Collagen forms rodlike triple-helical molecules which assemble into cross-linked fibrils that provide mechanical strength to tissues. In addition to its structural properties, collagen plays important biological roles in the extracellular matrix (ECM). A schematic diagram of the collagen interactome (see figure2) illustrates the different categories of molecules which bind collagen, including its involvement with other ECM and plasma proteins, its interactions with enzymes during biosynthesis, and its binding to receptors which trigger cell signaling. Among proteins which interact with collagens are 3 members of the immunoglobulin superfamily of receptors: GPVI, LAIR-1, and OSCAR. The genes of these 3 receptors are found in the LRC, and all 3 have extracellular ligand-binding immunoglobulin-like domains which may come in contact with collagen following inflammation or tissue damage. GPVI, expressed at platelet surfaces, is involved in platelet adhesion to subendothelial collagen and subsequent activation.3 LAIR-1, expressed on most immune cells, is an inhibitory receptor involved in reducing signals from activating receptors.4 OSCAR is an osteoclast-associated receptor, and its activation by collagen costimulates the Fc receptor common γ-chain, inducing immunoreceptor tyrosine-based activation motif signaling pathways for osteoclastogenesis.5
The increasing number of receptors and ligands found to bind to collagen during normal biological processes or in pathological conditions raises questions about the specificity and nature of binding to this triple-helical protein. Recent high-resolution structures of cocrystals of triple-helical peptides (THPs) bound to collagen partners have confirmed well-established principles of protein interactions and also shown a diversity of binding modes.6 Some collagen-binding proteins recognize 1 very precise site in the triple helix, or even 1 specific face of the triple helix, for example, VWF or DDR1. Other receptors or ligands bind with less specificity. GPVI, LAIR-1, and OSCAR all fall into the latter category and can bind multiple sites within fibrillar collagens. The high-resolution structures of GPVI and LAIR-1 have been reported, and computational docking simulations, mutation analysis, and nuclear magnetic resonance studies have been used to define the residues in their immunoglobulin-like domains which interact with the collagen triple helix.7,8 The high-resolution x-ray structure of a cocrystal of the extracellular collagen-binding domain of OSCAR with a triple-helix peptide reported by Zhou et al1 provides the first direct and detailed picture of an LRC receptor interaction with collagen.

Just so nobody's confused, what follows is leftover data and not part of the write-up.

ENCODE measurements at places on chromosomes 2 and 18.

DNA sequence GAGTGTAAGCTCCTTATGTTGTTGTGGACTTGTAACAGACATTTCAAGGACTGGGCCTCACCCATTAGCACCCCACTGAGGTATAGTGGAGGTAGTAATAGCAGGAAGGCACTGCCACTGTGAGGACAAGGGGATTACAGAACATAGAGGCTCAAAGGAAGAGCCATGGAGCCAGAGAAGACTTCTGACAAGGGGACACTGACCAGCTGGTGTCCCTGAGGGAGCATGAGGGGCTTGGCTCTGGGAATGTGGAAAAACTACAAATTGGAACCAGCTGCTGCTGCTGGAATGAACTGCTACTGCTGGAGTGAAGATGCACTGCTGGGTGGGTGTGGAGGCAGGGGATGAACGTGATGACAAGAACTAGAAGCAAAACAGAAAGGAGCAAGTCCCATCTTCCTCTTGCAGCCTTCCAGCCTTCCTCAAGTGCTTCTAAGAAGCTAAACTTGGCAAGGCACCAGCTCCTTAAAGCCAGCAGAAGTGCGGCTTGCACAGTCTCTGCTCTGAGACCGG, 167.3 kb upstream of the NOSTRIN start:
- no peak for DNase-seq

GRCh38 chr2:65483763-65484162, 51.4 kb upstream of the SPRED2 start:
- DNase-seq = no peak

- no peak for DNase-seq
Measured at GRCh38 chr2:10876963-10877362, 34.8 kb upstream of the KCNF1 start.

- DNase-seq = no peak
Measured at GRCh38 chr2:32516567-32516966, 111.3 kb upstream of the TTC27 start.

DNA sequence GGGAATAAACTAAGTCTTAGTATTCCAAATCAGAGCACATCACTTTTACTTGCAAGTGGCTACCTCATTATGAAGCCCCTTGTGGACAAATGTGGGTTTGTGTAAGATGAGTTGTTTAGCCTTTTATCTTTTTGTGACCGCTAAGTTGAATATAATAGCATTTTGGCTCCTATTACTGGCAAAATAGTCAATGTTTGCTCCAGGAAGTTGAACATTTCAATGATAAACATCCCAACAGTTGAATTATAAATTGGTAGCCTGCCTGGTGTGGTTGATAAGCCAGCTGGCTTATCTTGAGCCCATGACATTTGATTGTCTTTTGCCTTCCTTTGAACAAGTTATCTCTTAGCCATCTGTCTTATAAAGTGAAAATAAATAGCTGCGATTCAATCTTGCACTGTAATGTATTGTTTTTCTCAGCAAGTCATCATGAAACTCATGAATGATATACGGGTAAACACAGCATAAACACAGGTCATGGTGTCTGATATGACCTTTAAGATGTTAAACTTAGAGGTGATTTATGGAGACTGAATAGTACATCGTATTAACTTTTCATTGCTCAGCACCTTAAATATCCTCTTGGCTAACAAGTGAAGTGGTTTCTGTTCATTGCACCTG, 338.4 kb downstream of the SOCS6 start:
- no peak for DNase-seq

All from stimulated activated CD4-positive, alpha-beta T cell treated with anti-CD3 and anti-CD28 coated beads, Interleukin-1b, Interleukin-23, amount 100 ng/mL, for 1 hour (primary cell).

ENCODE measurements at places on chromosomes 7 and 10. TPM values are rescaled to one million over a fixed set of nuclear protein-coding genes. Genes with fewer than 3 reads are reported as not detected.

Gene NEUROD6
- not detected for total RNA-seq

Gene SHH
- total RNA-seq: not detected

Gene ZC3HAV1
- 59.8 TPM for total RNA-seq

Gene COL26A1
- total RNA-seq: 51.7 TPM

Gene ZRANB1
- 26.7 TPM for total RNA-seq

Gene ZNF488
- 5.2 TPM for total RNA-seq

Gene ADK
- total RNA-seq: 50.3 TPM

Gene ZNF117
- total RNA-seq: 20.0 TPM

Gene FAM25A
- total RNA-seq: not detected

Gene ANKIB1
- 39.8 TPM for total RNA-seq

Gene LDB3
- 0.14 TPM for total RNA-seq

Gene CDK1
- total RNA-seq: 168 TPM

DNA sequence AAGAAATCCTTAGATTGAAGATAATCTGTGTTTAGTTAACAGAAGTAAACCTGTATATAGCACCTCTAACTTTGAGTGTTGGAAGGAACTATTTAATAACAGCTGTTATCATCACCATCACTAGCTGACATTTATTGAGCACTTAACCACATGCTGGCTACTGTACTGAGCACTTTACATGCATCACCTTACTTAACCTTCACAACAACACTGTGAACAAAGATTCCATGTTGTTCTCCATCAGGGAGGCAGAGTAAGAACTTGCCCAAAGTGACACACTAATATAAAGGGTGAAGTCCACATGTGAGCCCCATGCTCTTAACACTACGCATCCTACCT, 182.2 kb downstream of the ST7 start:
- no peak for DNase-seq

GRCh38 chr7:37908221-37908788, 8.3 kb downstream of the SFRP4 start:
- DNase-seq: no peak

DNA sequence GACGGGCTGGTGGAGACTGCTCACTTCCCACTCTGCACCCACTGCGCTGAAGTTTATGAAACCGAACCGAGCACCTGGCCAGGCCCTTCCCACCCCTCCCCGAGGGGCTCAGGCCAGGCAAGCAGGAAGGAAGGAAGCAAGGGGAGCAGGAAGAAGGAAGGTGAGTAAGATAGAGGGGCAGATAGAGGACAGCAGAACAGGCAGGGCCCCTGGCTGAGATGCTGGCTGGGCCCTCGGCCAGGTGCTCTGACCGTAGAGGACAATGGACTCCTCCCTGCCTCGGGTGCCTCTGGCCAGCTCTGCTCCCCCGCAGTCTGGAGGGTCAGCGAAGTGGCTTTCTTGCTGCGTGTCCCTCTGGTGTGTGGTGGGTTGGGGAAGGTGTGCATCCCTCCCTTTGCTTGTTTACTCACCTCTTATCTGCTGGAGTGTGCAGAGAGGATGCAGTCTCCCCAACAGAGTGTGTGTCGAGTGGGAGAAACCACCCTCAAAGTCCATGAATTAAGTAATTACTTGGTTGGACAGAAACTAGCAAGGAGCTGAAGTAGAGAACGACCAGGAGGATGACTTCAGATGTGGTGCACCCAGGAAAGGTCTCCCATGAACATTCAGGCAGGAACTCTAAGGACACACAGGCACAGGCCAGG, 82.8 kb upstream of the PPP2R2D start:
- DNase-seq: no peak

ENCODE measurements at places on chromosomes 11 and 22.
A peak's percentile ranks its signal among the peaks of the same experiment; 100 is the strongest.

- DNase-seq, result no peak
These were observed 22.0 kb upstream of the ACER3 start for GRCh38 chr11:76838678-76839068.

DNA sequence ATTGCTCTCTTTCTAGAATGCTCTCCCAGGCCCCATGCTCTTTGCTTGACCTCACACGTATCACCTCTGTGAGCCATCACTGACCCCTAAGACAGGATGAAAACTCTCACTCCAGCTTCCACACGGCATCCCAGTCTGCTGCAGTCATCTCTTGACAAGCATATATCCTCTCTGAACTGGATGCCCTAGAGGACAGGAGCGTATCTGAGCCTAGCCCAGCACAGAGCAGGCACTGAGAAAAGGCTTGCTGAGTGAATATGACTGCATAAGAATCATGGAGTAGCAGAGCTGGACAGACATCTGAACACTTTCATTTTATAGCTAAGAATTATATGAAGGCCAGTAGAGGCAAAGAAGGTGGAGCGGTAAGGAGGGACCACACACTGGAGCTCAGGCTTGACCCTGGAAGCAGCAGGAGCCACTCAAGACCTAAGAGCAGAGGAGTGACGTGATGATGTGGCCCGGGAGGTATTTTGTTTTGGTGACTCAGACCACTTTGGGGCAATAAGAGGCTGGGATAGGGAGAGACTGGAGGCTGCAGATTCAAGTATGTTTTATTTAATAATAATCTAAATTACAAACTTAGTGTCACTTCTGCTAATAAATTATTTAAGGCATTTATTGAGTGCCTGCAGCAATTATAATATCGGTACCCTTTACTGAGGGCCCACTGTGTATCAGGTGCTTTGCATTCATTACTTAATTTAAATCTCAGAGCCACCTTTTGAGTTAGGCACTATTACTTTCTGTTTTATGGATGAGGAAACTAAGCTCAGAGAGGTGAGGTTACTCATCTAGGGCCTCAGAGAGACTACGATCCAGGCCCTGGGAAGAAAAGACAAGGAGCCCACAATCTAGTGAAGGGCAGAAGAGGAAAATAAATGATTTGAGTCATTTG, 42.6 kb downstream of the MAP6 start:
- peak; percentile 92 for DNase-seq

OSCAR contains 2 immunoglobulin-like domains, D1 and D2, and their interdomain orientation differs significantly from other LRC receptors, with a suggestion of flexibility.1 The triple-helix peptide containing the consensus sequence GPOGPAGFO (where O represents hydroxyproline) is seen to bind to the N-terminal D1 domain of 1 OSCAR molecule and to the C-terminal D2 domain of the other molecule in the asymmetric unit. Direct binding assays on OSCAR molecules with mutations conclusively showed that D2, but not D1, is critical for collagen binding. This was a surprising result because collagen binds to the D1 domain of GPVI and LAIR-1, and this unusual binding may relate to the unique interdomain structure of OSCAR. The triple-helix bound to a groove on the β-sheet surface of D2 in OSCAR. Some backbone carbonyls of the triple helix are hydrogen bonded to D2 Tyr and Arg side chains, whereas the Phe is located in a D2 hydrophobic pocket, a feature seen for other collagen receptors. The D2 domain interacted with 2 of the 3 chains within the triple helix (middle and trailing chains), consistent with the requirement for the triple-helix structure for binding. Given the differences in specificity and binding for OSCAR compared with GPVI and LAIR-1, it will be exciting to see cocrystals of these other 2 LRC receptors with THPs as well.
Advances in our understanding of collagen-ligand interactions, such as that provided through high-resolution structures of complexes of receptors with collagen model peptides, offer the potential for the discovery and design of novel therapeutic agents that can target specific collagen interactions. Such directed binding could either suppress interactions between collagen and its ligand or promote lost collagen interactions in pathological conditions where normal collagen function is impaired. OSCAR may contribute to the pathogenesis and severity of a number of diseases including osteoporosis, atherosclerosis, chronic obstructive pulmonary disease, and rheumatoid arthritis.9⇓-11 For example, OSCAR expression by monocytes is inversely correlated with disease activity in rheumatoid arthritis.9 OSCAR expression is highly specific to osteoclasts and their precursors, compared with other immune system modulators such as receptor activator of nuclear factor κB, triggering receptor expressed on myeloid cells 2, and DNAX-activating protein of 12 kDa, making OSCAR a promising therapeutic target for common diseases with elevated osteoclast bone resorption activity such as osteoporosis and rheumatoid arthritis. Therapies that target osteoclast maturation and inhibit inflammatory osteoclastogenesis may be possible through regulation of OSCAR function, using collagen-like peptides, anti-OSCAR antibodies, or recombinant soluble OSCAR. The findings by Zhou et al1 provide important new insights into the molecular mechanism of OSCAR-collagen interactions and create a foundation for potential therapies.
Conflict-of-interest disclosure: The authors declare no competing financial interests.
- © 2016 by The American Society of Hematology